Four towns in Nepal were under day-time curfew on Friday as the government set up a three-member talks team to try to end ethnic unrest that has killed 13 people.
"The committee, comprising three ministers, will start its work from Friday to resolve the Mahadhesis problem," tourism minister Pradeep Gyawali told AFP.
Two protesters died Thursday in the violence that has swept the Terai plains bordering India in the last two weeks after former rebel Maoists shot and killed a Mahadhesi protester.
The Mahadhesi community, which dominates the area and accounts for a third of Nepal's 27 million people, has long complained of discrimination and demanded more representation in government.
|Protestor from the Mahdheshi community throws office equipment onto a blazing barricade in Birgunj, Nepal.|
Nepal's prime minister has appealed for calm and pledged to tackle Mahadhesi issues.
Curfews were in force in Janakpur, Birgunj, Inaruwa and Biratnagar, officials said, adding that the unrest had disrupted road travel.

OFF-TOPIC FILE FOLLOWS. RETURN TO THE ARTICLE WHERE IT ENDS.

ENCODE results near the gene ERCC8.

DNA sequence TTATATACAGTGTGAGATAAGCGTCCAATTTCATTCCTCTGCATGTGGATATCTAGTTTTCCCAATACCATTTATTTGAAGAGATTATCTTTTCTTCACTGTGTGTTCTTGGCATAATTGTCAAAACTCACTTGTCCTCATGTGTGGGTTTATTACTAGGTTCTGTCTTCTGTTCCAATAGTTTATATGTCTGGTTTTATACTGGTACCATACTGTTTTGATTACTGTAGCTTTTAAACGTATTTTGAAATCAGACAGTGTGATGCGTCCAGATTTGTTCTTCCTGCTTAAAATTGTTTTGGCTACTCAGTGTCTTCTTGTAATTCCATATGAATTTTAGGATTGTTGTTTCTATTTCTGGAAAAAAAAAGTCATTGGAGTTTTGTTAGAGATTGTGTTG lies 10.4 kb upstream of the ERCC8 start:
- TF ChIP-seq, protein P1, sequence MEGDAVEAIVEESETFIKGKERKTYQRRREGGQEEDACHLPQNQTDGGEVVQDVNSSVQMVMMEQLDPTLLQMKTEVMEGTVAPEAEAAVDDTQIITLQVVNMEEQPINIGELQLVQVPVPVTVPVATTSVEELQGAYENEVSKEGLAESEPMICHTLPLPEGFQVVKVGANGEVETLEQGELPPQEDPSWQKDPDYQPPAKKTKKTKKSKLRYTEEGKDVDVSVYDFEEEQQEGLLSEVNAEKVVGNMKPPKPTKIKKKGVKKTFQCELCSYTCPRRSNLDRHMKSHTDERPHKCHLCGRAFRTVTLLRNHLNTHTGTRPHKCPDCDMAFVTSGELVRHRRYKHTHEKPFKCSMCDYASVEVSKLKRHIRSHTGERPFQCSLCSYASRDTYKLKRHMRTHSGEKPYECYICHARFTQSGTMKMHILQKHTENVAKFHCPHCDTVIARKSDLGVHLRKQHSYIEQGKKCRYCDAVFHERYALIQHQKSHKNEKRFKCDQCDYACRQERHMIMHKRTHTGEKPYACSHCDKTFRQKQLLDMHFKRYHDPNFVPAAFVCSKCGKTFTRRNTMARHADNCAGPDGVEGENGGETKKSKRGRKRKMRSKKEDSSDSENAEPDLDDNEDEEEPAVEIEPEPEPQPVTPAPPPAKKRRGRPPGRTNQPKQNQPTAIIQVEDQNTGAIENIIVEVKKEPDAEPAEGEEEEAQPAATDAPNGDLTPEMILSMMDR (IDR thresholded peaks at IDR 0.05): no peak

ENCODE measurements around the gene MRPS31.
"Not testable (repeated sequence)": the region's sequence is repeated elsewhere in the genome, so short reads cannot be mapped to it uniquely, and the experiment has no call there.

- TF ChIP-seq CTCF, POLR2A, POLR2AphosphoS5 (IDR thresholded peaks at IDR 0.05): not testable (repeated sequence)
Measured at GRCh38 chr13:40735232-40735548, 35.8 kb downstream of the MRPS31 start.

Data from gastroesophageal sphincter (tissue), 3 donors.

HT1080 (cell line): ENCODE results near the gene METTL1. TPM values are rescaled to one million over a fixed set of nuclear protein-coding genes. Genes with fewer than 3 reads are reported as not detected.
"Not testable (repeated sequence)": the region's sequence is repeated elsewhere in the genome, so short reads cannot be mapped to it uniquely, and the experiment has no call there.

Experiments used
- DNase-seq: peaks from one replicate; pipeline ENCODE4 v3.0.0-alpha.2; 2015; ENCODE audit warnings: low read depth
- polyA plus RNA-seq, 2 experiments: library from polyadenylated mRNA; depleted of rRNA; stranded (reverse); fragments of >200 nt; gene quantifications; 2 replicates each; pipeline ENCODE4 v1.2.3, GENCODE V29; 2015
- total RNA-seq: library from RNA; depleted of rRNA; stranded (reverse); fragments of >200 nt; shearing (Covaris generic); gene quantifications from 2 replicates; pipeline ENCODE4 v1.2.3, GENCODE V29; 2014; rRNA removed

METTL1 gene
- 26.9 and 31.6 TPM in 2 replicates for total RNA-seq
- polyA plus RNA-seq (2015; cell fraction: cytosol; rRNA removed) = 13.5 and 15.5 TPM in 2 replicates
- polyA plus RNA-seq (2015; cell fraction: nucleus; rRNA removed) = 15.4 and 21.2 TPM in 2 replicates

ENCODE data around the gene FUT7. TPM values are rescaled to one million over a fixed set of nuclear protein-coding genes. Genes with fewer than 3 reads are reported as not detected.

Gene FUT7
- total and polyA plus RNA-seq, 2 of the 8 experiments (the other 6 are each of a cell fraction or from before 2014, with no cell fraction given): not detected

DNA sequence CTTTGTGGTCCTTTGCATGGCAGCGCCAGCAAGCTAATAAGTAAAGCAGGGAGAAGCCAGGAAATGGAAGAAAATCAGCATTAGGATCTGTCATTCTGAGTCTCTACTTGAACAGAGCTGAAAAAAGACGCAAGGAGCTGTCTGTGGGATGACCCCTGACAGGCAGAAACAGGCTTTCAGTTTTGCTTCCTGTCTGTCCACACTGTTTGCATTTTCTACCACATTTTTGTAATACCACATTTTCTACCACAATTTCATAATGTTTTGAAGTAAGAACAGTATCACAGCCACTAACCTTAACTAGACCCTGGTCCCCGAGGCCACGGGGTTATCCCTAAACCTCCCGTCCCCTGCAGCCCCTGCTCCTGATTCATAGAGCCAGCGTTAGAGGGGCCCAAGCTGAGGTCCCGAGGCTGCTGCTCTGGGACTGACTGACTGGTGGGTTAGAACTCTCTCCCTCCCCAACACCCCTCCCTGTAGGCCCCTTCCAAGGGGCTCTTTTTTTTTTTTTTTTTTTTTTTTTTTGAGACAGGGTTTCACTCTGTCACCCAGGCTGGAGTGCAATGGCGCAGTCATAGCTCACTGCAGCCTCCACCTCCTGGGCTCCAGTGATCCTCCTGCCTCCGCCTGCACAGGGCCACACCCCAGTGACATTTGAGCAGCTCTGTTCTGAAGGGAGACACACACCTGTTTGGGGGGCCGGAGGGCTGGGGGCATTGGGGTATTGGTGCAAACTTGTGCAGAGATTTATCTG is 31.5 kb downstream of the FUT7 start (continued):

"Thousands of (bus) passengers have been stranded for the past couple of days as transportation has come to a complete standstill due to ongoing unrest," said chief district officer Modraj Dottel from Biratnagar, 550 kilometres (340 miles) southeast of Kathmandu.
The leader of Nepal's Maoists expressed sympathy for the protesters at a press conference Thursday.
"We express our solidarity with the genuine demands of the Mahadhesi people who are organizing the protests, but some royalist and international forces have intervened in the Mahadhesi protests and given rise to the communal violence," said Prachanda, whose name means "the fierce one."
Several former royal-appointed ministers and pro-monarchists were arrested or placed under surveillance this week, accused of fomenting the unrest.
But Mahadhesi leaders deny any royal links.
On Monday, a minister in the seven-party alliance government resigned after accusing the administration of failing to address the Terai region's problems.